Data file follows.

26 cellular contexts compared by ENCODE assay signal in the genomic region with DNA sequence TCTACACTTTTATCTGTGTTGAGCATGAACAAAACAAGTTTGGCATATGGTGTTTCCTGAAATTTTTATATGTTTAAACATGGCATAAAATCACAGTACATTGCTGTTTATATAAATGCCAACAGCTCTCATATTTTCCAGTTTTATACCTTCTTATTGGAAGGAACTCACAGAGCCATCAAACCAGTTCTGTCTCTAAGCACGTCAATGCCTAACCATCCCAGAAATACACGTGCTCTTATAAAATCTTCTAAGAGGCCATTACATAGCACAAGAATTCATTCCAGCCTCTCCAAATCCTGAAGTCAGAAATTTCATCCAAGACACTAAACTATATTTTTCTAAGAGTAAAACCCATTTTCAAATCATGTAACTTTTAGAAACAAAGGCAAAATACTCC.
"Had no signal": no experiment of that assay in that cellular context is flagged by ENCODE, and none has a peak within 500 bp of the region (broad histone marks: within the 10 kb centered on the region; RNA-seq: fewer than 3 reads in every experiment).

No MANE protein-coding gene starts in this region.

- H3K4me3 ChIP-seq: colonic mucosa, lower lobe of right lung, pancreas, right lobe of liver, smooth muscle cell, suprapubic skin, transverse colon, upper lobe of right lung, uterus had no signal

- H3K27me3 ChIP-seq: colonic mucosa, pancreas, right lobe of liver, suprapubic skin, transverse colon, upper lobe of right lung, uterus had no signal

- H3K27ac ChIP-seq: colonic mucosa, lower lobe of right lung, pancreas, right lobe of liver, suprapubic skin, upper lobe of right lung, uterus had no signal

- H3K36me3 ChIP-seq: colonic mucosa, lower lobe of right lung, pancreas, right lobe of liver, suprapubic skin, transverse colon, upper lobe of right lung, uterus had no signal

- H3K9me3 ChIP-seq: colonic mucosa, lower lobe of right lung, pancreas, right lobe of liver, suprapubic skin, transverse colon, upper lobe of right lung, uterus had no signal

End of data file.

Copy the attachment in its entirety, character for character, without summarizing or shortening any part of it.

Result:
26 cellular contexts compared by ENCODE assay signal in the genomic region with DNA sequence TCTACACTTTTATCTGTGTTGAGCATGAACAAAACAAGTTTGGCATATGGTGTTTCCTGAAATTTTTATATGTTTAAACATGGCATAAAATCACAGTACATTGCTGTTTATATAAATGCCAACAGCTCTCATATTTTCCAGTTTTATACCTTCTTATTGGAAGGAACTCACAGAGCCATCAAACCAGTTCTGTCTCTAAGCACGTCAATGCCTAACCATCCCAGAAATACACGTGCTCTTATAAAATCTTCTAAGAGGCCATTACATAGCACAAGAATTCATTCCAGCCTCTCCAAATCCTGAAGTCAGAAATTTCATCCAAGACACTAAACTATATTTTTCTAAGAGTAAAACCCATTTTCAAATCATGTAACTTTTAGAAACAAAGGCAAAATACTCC.
"Had no signal": no experiment of that assay in that cellular context is flagged by ENCODE, and none has a peak within 500 bp of the region (broad histone marks: within the 10 kb centered on the region; RNA-seq: fewer than 3 reads in every experiment).

No MANE protein-coding gene starts in this region.

- H3K4me3 ChIP-seq: colonic mucosa, lower lobe of right lung, pancreas, right lobe of liver, smooth muscle cell, suprapubic skin, transverse colon, upper lobe of right lung, uterus had no signal

- H3K27me3 ChIP-seq: colonic mucosa, pancreas, right lobe of liver, suprapubic skin, transverse colon, upper lobe of right lung, uterus had no signal

- H3K27ac ChIP-seq: colonic mucosa, lower lobe of right lung, pancreas, right lobe of liver, suprapubic skin, upper lobe of right lung, uterus had no signal

- H3K36me3 ChIP-seq: colonic mucosa, lower lobe of right lung, pancreas, right lobe of liver, suprapubic skin, transverse colon, upper lobe of right lung, uterus had no signal

- H3K9me3 ChIP-seq: colonic mucosa, lower lobe of right lung, pancreas, right lobe of liver, suprapubic skin, transverse colon, upper lobe of right lung, uterus had no signal